Dangerously hot days will occur at least three times more frequently as climate change drives up temperatures, a study published in Communications Earth & Environment finds. Earth's mid-latitudes will see a three- to ten-fold increase in days with a heat index of 103°F if global temperatures increase 2°C — the less ambitious goal set out in the Paris Agreement. The tropics could fare even worse, experiencing a heat index of 103°F “during most days of each typical year” by 2100. All of these probabilities mean Chicago, which hit a heat index of 103°F just four times between 1979 and 1998, would be hitting that dangerous threshold 11 times every year by the end of this century. “As the heat index rises, it becomes harder and harder to cool our bodies,” Dr. Renee Salas, a Harvard School of Public Health professor and emergency room physician not involved in the study, told the AP. “Heat stroke is a potentially deadly form of heat illness that occurs when body temperatures rise to dangerous levels.” Extreme heat indices are especially dangerous for postal and delivery workers.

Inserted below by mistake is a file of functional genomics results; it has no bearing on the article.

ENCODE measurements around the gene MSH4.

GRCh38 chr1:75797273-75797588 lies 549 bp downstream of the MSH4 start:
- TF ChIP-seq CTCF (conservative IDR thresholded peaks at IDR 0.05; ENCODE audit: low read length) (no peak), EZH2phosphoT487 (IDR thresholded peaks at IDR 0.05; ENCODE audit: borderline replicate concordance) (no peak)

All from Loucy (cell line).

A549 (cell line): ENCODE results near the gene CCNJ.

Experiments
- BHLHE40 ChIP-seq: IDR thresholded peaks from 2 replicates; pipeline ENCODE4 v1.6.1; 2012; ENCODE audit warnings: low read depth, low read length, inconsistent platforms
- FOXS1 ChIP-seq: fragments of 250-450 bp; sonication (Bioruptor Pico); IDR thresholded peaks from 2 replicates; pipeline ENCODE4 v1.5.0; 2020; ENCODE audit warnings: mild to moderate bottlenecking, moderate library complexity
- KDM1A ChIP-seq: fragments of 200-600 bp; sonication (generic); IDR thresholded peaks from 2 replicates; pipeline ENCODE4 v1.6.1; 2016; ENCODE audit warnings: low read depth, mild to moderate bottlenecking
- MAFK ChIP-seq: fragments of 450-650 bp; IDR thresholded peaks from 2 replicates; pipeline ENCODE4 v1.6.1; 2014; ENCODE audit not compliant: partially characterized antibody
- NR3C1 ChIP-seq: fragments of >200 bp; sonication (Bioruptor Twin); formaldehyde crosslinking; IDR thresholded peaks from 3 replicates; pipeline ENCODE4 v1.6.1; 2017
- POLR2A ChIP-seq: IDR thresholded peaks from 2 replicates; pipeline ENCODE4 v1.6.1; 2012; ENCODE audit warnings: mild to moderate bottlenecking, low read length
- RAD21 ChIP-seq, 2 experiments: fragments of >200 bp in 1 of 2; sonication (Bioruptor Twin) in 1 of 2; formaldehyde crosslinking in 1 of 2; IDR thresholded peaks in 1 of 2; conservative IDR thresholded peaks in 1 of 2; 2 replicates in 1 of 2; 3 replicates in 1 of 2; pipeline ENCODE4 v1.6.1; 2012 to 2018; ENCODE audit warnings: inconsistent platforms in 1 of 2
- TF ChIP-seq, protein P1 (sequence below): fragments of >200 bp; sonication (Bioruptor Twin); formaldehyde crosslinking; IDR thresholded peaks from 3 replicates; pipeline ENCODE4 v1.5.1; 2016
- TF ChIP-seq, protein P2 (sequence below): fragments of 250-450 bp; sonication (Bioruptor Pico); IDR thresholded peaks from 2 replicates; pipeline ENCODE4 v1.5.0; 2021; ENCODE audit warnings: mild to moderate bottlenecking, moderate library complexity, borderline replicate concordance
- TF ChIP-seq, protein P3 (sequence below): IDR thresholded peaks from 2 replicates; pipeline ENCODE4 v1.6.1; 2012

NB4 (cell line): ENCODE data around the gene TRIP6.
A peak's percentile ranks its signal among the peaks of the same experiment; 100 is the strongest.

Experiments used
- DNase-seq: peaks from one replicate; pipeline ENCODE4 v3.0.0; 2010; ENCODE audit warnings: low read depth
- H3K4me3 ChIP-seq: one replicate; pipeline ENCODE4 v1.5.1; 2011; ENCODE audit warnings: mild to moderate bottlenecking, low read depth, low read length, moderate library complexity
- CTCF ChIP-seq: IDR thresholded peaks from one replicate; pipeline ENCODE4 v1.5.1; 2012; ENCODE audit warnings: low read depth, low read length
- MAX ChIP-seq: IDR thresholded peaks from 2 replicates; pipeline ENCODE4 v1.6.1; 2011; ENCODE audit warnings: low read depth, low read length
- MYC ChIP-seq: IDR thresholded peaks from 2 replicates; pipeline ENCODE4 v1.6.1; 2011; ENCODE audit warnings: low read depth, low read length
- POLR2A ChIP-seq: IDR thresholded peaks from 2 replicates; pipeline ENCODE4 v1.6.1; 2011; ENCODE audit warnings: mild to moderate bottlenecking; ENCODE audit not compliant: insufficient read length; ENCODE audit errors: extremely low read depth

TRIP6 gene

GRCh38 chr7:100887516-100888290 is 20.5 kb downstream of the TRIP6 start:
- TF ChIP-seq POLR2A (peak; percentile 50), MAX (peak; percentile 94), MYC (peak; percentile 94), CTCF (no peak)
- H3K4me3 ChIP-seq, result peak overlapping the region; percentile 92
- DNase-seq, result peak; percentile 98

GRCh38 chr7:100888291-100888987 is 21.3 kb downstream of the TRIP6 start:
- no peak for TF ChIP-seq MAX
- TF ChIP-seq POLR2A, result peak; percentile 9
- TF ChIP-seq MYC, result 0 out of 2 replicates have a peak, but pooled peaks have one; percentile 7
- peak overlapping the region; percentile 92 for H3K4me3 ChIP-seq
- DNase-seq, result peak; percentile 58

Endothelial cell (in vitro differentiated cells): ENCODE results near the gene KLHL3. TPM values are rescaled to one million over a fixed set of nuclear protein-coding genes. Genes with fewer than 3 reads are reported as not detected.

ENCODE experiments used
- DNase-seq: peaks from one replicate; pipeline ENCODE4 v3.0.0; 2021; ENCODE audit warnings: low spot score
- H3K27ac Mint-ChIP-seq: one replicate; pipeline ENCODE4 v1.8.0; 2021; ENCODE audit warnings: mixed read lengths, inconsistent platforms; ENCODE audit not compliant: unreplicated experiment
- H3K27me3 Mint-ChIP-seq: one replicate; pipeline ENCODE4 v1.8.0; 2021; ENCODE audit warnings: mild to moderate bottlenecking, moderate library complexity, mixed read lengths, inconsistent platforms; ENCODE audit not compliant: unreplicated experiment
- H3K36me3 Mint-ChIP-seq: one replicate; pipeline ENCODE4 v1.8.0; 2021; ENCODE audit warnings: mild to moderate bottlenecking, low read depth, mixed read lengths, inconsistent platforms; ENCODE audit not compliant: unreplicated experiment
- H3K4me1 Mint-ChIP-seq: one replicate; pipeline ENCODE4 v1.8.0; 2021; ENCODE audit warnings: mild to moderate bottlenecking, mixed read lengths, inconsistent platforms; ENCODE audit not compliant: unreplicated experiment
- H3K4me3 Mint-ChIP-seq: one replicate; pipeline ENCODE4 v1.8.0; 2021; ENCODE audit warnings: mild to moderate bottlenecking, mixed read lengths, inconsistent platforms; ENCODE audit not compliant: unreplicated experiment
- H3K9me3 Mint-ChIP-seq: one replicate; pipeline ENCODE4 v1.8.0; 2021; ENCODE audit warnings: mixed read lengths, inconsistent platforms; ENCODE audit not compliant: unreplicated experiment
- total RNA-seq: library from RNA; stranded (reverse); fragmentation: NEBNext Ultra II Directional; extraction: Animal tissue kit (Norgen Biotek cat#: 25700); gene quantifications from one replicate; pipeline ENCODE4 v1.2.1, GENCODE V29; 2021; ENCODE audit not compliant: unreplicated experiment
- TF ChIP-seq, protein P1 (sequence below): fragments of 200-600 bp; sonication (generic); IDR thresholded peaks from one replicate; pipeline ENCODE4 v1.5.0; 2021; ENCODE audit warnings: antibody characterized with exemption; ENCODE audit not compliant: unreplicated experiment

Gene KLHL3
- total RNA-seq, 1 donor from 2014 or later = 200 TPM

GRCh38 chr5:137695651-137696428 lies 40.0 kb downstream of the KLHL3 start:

(Climate Signals background: Extreme heat and heatwaves)
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